constituted the bulk of Ofgem’s spending. The latest development is the outcome of the recent

Ofgem review. Ofgem will not just have to take account of the government’s policy goals; it will

be expected to set out annually how it plans to deliver its contribution to each policy outcome. In

other words the job of the regulator will be as much to help deliver the government’s policy goals, as

to police markets.


The Bill also contains various supporting elements for EMR, such as the Emissions Performance

Standards and transitional arrangements for Renewable Obligation Certificates. In addition to these

provisions, the Bill sets up a new independent Office for Nuclear Regulation – again this is a measure

designed to support the decarbonisation process. The old system of nuclear regulation within the

Health and Safety Executive was felt not to be sufficiently well resourced – potentially leading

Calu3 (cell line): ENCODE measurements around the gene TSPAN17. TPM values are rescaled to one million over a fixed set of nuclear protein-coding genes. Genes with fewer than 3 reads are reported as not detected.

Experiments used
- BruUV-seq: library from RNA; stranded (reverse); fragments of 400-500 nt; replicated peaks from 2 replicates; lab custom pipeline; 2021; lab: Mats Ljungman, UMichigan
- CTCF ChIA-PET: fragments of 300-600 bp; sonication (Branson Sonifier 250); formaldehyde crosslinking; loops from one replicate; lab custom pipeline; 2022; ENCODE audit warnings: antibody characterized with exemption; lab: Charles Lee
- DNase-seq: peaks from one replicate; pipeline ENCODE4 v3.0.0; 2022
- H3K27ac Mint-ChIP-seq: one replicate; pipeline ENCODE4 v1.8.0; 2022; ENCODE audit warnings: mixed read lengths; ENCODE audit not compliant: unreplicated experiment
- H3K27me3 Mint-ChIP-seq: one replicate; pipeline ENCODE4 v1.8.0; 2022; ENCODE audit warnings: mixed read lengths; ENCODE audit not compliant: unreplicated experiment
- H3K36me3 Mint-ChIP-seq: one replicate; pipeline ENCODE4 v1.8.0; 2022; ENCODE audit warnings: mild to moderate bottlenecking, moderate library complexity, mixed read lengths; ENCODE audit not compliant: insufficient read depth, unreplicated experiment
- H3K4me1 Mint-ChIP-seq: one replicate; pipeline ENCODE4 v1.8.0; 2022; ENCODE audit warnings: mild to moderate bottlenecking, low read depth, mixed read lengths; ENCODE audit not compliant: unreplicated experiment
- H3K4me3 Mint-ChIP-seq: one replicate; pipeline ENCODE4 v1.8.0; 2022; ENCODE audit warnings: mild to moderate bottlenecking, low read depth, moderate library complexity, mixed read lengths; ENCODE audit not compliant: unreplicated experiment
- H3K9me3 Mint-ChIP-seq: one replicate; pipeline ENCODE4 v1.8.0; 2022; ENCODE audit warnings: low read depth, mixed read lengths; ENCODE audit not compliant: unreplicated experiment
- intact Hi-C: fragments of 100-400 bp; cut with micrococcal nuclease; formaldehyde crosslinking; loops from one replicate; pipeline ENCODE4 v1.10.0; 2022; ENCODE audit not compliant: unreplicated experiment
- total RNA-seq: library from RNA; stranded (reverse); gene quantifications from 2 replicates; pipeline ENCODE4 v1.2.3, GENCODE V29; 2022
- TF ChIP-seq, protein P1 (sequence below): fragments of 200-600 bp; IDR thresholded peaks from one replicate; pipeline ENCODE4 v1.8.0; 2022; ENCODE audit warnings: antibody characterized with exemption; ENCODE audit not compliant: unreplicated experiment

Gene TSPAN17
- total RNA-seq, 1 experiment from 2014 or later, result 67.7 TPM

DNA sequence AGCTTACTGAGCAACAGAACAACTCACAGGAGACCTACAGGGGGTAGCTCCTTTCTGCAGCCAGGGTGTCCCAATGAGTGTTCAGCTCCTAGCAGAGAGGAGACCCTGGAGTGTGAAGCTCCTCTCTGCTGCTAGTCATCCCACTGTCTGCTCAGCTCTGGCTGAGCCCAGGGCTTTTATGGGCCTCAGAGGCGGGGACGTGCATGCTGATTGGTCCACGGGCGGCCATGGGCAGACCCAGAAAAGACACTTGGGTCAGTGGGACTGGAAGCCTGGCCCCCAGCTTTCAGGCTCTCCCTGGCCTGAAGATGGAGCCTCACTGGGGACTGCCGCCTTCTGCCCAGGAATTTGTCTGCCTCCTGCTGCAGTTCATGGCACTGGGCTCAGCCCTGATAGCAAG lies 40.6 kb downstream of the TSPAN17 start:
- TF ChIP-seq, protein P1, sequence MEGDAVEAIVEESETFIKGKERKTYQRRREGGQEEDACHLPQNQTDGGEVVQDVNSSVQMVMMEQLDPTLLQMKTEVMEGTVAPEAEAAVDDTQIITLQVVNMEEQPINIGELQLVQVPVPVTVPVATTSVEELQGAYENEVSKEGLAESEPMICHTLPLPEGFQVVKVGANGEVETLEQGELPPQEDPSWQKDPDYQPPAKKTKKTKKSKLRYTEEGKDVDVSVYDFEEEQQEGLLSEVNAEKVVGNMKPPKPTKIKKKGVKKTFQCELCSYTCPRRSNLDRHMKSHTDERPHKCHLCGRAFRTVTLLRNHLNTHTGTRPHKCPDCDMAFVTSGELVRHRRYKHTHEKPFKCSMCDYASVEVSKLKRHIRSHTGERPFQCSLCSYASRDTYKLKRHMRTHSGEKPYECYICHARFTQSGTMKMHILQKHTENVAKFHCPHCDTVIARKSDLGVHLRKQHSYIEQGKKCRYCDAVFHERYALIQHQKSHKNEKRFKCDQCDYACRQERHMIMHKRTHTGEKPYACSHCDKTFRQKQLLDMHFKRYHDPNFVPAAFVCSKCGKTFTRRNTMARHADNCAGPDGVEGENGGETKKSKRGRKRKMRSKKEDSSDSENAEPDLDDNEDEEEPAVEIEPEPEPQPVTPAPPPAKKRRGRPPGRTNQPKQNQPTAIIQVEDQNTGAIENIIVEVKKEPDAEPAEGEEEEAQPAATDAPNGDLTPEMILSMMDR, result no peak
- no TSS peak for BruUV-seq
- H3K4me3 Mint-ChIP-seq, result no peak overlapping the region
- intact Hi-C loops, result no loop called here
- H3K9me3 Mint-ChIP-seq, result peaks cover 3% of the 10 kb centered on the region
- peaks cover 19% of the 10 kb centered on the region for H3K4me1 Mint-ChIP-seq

to delays in regulatory decisions or a lack of the (expensive) nuclear expertise needed. The new

independent body will be outside the civil service; this is designed primarily to help it overcome the

resourcing problems and so, at least in principle, help speed up the approval of nuclear investment

– though recent developments in this area might raise the question of whether such a highly

resourced and expensive new body is in fact going to be needed.


There are two exceptions to the generally centralising trend of the Bill. One is relatively minor

(the sale of the Government Pipeline and Storage System – a relic of history). However, the Bill

also contains technical provisions on Offshore Transmission which will clear the way for offshore

wind operators to build transmission connections to shore (which are then to be transferred

to a transmission owner through a competitive tender process). It does not however change

the generally market-led approach to offshore transmission, an interesting contrast to the

EMR arrangements themselves. Transmission involves monopoly assets, potentially creating